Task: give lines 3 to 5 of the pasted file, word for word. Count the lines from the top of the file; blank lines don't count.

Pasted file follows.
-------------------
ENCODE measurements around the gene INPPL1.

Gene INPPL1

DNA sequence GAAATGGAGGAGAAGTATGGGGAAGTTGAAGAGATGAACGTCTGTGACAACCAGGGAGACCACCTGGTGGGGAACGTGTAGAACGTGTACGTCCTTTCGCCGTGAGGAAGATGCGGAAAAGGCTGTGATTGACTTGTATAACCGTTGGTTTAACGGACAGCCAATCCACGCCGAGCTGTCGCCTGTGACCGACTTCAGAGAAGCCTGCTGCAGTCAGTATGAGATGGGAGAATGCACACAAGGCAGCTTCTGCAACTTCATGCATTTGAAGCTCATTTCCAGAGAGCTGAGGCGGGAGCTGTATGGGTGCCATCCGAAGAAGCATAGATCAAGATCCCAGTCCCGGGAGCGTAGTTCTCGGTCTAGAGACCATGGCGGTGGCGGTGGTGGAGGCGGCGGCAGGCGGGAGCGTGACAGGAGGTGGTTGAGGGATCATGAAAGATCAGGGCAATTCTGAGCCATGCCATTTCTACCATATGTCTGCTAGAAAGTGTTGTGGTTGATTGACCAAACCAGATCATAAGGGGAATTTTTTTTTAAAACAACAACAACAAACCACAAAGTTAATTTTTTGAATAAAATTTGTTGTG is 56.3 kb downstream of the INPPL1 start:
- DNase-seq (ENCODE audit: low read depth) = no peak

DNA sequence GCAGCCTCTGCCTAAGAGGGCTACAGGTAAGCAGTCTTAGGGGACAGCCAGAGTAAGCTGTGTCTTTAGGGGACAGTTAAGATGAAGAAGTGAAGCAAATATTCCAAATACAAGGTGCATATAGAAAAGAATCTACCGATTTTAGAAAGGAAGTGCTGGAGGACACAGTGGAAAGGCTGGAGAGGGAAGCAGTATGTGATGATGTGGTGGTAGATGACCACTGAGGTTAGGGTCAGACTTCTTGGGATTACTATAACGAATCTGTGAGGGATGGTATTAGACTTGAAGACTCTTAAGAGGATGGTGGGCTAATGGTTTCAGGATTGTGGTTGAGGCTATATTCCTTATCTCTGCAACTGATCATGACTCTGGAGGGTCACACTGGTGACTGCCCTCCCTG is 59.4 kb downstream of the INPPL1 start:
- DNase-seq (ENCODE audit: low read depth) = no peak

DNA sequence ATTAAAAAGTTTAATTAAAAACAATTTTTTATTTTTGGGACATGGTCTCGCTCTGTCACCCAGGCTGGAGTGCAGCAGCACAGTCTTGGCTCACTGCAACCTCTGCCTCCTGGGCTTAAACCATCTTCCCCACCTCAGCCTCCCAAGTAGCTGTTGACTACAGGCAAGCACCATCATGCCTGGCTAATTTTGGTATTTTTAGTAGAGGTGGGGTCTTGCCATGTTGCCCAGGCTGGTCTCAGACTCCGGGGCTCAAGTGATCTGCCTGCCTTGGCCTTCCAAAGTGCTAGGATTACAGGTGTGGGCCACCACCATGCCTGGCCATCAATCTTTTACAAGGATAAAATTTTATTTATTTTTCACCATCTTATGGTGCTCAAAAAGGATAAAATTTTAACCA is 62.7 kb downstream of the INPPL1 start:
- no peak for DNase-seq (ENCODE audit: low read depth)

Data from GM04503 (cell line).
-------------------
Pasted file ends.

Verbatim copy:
DNA sequence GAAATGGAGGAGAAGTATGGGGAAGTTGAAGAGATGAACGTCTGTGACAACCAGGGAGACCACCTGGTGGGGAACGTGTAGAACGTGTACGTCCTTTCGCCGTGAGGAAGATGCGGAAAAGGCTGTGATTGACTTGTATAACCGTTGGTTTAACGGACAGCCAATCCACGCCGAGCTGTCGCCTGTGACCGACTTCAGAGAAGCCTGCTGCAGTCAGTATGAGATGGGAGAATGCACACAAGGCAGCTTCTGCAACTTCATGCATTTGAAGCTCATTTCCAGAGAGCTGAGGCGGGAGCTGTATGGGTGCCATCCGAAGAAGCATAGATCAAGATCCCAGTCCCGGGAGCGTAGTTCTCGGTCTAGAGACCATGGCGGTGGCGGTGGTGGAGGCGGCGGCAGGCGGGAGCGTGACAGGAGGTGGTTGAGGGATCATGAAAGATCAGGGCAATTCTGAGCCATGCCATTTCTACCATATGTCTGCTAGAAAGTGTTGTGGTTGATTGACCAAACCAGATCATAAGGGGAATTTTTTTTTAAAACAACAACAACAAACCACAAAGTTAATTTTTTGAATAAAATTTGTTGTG is 56.3 kb downstream of the INPPL1 start:
- DNase-seq (ENCODE audit: low read depth) = no peak

DNA sequence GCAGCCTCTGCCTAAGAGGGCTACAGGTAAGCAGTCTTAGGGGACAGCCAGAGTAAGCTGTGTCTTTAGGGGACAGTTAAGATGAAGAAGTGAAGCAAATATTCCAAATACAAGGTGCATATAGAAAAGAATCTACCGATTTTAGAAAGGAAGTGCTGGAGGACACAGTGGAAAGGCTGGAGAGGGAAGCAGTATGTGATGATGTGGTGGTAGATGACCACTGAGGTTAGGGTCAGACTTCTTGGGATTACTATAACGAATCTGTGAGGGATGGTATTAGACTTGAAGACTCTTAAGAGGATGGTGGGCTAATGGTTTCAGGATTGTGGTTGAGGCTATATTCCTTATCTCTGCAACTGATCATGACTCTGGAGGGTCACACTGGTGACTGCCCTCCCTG is 59.4 kb downstream of the INPPL1 start: